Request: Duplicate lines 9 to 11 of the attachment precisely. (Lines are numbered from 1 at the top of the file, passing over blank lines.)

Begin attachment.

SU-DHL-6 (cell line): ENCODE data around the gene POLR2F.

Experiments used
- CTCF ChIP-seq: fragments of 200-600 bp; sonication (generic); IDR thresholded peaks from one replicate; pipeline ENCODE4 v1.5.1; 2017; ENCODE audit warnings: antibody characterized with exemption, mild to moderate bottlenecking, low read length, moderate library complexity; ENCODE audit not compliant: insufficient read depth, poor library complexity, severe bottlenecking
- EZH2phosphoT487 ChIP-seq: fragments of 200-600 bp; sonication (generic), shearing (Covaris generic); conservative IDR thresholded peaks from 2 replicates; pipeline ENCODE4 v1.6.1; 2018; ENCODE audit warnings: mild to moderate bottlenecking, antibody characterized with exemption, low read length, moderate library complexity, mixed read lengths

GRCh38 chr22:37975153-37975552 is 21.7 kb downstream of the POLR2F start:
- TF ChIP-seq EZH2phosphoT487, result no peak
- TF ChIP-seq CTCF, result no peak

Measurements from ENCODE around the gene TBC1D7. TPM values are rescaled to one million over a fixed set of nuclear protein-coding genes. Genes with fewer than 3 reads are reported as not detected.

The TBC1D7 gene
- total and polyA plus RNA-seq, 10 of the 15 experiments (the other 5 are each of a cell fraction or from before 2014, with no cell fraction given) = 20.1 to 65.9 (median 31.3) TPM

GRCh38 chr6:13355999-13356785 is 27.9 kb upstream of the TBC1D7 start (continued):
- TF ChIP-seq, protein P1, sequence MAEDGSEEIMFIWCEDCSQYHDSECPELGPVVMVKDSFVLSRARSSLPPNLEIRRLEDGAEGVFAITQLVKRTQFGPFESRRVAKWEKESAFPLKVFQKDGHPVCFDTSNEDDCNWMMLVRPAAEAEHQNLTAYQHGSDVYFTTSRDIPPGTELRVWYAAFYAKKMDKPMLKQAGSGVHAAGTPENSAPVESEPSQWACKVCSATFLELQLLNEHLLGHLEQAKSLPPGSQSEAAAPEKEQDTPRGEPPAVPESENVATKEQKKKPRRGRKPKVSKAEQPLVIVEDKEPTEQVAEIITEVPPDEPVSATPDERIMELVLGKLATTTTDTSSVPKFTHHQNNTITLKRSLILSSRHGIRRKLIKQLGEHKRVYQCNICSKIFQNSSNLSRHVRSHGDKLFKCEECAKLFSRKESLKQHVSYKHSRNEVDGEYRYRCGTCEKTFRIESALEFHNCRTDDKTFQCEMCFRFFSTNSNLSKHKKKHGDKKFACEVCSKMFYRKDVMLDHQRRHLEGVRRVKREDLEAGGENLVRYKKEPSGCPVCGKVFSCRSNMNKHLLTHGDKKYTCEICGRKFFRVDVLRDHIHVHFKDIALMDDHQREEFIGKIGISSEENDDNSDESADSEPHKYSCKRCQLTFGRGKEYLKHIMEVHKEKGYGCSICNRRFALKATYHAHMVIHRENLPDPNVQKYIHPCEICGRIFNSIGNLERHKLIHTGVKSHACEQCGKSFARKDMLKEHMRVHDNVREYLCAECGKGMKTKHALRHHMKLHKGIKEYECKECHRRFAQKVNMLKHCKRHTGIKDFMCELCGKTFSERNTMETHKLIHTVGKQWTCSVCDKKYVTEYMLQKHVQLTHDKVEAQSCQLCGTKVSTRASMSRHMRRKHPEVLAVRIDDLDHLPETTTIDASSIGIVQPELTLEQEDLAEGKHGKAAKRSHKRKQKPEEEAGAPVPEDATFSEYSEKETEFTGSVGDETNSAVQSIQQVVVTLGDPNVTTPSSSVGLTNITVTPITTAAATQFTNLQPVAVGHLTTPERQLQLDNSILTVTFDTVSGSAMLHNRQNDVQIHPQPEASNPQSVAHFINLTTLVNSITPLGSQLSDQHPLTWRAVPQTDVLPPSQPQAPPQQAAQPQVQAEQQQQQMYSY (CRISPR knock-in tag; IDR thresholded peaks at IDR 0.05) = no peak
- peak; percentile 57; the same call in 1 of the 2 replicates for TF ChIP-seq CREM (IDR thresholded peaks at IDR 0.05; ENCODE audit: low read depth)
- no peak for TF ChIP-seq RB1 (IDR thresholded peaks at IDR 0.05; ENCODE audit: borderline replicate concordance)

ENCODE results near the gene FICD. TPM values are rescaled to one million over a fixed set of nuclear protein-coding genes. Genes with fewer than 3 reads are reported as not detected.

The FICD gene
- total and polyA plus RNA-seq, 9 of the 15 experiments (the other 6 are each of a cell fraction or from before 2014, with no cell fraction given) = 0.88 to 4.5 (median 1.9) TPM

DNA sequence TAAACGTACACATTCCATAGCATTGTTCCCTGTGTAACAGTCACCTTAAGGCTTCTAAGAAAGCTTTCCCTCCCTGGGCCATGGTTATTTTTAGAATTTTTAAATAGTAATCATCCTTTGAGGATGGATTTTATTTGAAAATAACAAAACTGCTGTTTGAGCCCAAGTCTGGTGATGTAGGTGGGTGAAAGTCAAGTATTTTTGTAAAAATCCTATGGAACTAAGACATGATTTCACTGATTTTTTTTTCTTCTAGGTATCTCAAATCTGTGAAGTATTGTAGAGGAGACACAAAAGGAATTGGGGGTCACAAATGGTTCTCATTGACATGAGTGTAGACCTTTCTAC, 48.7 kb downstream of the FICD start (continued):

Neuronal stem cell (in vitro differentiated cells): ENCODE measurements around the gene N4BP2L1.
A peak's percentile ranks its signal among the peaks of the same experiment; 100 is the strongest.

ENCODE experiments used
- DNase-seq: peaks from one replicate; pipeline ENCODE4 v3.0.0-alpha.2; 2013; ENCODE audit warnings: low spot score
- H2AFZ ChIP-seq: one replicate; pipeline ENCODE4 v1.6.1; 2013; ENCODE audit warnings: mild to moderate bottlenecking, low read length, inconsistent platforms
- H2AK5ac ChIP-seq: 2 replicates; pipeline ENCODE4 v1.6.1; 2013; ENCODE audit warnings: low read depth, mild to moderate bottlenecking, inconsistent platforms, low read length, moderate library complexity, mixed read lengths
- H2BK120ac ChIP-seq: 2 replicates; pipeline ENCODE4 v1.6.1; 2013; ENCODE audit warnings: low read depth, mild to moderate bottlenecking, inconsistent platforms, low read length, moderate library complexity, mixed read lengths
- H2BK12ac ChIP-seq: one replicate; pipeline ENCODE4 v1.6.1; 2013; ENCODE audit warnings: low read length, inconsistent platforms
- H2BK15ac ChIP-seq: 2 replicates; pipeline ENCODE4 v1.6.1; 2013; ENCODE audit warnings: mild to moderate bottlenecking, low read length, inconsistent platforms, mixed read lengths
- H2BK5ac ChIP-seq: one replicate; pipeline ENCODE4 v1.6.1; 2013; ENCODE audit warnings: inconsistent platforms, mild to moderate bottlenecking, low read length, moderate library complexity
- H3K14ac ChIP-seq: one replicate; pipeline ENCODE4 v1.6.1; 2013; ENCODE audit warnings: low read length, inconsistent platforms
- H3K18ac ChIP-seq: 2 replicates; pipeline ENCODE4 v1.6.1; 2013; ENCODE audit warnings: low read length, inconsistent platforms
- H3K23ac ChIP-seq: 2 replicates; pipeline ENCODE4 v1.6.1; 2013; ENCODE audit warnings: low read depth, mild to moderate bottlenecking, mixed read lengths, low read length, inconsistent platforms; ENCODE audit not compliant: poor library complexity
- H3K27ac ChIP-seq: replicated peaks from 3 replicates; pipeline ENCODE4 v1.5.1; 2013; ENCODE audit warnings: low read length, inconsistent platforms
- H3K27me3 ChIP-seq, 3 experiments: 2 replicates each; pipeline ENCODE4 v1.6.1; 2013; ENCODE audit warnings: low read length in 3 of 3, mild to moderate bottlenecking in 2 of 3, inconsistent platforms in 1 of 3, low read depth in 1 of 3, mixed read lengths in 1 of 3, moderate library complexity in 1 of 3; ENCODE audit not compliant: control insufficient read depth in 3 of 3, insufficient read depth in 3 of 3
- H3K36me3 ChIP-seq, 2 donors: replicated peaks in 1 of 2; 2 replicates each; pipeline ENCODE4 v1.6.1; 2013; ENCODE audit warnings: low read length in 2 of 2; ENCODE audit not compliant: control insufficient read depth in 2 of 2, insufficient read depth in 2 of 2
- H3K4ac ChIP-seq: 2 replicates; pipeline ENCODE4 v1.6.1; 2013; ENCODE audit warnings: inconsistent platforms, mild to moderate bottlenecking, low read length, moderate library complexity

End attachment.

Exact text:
The TBC1D7 gene
- total and polyA plus RNA-seq, 10 of the 15 experiments (the other 5 are each of a cell fraction or from before 2014, with no cell fraction given) = 20.1 to 65.9 (median 31.3) TPM

GRCh38 chr6:13355999-13356785 is 27.9 kb upstream of the TBC1D7 start (continued):